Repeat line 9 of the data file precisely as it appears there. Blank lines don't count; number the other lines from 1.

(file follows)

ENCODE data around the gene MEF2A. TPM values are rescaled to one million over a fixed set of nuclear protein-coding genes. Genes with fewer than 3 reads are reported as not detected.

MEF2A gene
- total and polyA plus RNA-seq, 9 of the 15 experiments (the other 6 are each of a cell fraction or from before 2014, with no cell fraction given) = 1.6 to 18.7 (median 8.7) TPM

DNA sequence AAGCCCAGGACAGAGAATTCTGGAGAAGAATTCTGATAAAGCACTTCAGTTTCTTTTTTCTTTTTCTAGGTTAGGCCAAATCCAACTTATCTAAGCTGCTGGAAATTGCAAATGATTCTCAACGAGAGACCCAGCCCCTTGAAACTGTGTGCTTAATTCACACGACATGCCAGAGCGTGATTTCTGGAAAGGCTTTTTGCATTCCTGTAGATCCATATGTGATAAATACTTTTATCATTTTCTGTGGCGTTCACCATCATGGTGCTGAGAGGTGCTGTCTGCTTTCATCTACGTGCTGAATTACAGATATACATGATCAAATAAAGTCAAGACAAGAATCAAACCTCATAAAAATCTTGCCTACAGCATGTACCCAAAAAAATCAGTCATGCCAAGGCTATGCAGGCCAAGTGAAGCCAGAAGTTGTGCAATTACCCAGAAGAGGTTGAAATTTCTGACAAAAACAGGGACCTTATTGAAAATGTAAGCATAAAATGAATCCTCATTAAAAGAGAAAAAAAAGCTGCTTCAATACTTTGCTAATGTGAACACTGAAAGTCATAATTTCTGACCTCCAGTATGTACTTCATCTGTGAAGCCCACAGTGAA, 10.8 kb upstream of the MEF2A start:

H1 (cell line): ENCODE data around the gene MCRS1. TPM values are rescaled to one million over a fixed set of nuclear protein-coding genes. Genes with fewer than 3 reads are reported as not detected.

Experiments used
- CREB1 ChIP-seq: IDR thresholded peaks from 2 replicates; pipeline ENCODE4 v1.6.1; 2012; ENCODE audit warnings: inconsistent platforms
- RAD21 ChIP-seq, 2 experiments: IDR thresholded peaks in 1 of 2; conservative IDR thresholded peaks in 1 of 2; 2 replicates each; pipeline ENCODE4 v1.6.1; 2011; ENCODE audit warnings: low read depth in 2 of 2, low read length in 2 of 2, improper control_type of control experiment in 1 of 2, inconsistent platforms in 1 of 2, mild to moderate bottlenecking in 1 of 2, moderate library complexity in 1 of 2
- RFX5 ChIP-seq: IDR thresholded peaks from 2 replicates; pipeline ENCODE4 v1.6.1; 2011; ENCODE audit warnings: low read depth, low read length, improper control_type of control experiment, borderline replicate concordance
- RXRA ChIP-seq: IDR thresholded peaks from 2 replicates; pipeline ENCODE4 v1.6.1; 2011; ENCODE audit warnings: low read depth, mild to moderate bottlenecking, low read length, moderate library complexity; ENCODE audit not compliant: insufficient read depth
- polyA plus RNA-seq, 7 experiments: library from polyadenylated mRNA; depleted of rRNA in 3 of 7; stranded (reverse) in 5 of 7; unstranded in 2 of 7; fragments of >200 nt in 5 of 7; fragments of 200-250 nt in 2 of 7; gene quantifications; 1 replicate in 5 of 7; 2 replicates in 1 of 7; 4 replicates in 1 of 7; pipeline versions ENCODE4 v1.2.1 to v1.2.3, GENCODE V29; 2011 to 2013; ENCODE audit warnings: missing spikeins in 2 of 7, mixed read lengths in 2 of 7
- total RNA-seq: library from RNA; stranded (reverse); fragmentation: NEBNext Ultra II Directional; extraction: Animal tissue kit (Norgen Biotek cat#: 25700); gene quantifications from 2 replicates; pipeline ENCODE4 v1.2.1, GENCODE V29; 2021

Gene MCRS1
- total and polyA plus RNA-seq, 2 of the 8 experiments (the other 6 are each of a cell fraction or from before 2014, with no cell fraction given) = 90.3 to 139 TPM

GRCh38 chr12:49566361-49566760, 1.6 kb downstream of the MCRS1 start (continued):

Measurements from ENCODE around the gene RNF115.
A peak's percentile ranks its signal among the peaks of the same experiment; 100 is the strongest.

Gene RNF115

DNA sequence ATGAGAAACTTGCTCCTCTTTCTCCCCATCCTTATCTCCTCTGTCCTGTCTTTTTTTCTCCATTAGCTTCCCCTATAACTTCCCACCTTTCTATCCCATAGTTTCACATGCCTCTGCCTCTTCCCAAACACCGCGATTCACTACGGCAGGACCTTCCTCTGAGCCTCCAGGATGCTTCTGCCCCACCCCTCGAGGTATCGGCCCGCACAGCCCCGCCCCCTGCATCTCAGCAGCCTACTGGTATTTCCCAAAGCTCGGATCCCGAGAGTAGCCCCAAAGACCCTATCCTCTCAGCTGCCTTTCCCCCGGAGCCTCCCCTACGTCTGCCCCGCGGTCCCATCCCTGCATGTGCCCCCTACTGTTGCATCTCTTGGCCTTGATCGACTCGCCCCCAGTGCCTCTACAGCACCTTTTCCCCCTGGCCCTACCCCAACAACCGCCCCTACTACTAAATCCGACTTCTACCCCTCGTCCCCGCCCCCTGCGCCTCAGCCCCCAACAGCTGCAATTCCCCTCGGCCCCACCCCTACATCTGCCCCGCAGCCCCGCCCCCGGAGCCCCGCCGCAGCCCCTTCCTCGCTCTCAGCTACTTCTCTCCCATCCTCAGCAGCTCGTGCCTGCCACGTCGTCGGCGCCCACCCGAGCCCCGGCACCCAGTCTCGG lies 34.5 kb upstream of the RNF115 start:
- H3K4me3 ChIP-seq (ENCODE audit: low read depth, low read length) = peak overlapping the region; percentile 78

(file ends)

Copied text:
- RFX5 ChIP-seq: IDR thresholded peaks from 2 replicates; pipeline ENCODE4 v1.6.1; 2011; ENCODE audit warnings: low read depth, low read length, improper control_type of control experiment, borderline replicate concordance